1. The story is narrated from the points of view of ten different characters. Why do you think the author chose to include so many different perspectives? Was there a voice that you connected to most strongly? Did you have difficulty connecting with any characters?
2. Regardless of their feelings on the issue of abortion, many characters are preoccupied with being a good parent. Why do you think it means to be a good parent?
3. Initially, Joy and Janine seem to stand on opposite sides of the pro-life/pro-choice debate. By the end, do you think they have found common ground? Do you understand where each one is coming from? Is it possible to form a connection with someone with opposing viewpoints and still maintain a commitment to one’s own beliefs?
4. At one point, Rachel, the employee who escaped from the Center, accuses Allen and his fellow protestors of being responsible for the hostage crisis situation: “If people like you didn’t spout the bullshit you do, people like him wouldn’t exist.” Is this a fair accusation? Is there a point at which one does not have the right to voice one’s beliefs? If so, where should that line be drawn?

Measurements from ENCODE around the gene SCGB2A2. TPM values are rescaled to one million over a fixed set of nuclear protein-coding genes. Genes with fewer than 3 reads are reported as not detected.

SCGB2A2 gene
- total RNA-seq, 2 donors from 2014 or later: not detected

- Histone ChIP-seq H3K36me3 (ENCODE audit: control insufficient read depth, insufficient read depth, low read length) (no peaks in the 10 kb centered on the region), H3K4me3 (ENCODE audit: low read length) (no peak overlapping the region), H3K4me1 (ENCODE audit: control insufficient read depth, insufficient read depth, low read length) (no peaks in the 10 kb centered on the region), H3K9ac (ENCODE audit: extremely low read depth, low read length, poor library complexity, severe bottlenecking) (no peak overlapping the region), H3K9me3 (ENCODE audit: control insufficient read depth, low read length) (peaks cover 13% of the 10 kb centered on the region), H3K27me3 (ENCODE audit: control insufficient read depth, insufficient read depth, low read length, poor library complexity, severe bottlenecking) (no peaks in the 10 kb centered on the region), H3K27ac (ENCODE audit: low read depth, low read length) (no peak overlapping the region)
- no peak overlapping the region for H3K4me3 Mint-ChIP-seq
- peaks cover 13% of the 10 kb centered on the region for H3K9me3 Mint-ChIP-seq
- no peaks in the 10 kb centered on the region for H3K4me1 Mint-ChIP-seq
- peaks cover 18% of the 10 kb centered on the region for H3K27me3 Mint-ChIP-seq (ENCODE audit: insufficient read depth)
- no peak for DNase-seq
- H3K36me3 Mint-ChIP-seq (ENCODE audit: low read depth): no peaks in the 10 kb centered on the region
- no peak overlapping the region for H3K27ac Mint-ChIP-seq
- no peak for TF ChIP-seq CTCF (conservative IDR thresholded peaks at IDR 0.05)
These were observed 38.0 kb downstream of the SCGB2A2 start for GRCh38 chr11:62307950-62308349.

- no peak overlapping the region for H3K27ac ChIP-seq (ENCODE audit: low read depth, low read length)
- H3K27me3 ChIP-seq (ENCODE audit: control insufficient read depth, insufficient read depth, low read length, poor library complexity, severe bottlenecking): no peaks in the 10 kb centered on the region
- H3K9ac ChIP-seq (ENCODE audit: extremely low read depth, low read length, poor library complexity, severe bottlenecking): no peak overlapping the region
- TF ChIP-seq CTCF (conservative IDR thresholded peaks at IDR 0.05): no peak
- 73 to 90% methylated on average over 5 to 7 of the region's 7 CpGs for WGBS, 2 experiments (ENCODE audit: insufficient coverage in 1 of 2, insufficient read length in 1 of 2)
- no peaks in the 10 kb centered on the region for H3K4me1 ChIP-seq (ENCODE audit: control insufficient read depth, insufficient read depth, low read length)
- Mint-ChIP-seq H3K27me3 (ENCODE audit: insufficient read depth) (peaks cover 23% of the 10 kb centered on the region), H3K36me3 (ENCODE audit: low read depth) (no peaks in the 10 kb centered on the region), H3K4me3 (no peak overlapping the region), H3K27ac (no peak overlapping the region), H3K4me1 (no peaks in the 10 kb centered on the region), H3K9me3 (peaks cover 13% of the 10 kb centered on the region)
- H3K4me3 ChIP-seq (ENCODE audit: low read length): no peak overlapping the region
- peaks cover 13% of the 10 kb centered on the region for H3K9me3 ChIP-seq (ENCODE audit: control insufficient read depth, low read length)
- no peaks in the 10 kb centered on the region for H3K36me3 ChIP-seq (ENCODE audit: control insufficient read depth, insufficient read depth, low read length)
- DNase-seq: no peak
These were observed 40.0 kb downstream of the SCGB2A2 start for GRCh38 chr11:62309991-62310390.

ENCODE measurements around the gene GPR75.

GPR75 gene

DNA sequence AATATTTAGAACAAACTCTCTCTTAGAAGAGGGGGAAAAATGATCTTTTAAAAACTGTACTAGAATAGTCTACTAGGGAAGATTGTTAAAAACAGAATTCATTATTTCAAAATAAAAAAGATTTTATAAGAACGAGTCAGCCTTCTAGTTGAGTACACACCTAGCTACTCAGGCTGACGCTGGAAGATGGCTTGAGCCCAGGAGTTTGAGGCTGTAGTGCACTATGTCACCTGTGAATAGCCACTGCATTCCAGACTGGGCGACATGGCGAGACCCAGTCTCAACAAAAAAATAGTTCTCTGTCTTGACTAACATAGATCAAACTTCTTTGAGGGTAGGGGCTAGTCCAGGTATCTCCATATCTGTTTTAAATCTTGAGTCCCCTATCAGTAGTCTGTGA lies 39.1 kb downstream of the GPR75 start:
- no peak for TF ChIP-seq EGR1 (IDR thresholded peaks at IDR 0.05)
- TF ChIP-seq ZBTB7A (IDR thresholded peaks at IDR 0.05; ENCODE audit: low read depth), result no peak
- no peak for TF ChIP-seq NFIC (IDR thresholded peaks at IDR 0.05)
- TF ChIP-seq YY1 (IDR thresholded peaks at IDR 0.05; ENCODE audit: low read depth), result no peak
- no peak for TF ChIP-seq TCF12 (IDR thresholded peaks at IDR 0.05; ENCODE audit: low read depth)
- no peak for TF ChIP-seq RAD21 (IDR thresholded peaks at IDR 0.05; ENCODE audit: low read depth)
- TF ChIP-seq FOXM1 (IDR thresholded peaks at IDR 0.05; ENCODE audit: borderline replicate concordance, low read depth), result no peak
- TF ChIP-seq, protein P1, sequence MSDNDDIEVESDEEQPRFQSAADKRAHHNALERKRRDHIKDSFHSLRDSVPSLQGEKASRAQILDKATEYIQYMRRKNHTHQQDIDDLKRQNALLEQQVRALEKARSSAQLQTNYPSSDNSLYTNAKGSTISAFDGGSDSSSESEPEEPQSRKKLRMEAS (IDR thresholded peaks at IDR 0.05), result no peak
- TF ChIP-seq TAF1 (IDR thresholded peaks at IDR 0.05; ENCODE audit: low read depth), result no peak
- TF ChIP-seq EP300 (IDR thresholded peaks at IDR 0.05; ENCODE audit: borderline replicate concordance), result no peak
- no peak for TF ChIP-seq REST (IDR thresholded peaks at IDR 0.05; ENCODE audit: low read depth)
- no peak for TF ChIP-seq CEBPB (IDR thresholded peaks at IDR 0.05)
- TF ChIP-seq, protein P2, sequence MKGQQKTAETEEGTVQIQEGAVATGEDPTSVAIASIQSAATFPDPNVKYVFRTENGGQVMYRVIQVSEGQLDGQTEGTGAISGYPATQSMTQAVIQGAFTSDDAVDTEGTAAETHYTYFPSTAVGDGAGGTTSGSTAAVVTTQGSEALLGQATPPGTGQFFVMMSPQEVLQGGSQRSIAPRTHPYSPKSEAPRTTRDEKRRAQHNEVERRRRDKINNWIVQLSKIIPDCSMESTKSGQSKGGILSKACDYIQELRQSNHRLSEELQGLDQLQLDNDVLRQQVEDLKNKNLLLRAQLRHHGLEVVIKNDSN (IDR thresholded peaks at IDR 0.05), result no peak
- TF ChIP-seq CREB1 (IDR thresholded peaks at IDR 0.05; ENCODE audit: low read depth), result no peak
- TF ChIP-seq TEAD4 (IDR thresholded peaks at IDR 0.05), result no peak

5. Did your feelings about the issue of abortion evolve during the reading of this novel, and, if so, how?
6. By the end of the book, we discover that these characters’ lives are interwoven in more ways than one and that each individual has a deeper story than we expected. Were you surprised by any of the interconnections? Which twist struck you the most strongly?
7. Did anything about Jodi’s research surprise you? What did you learn?
8. Did Jodi’s Author Note change your reading experience at all?
9. A Spark of Light is different than the traditional novel structure. How did you feel about the events of the story unfolding backwards? Did this structure affect your reading experience?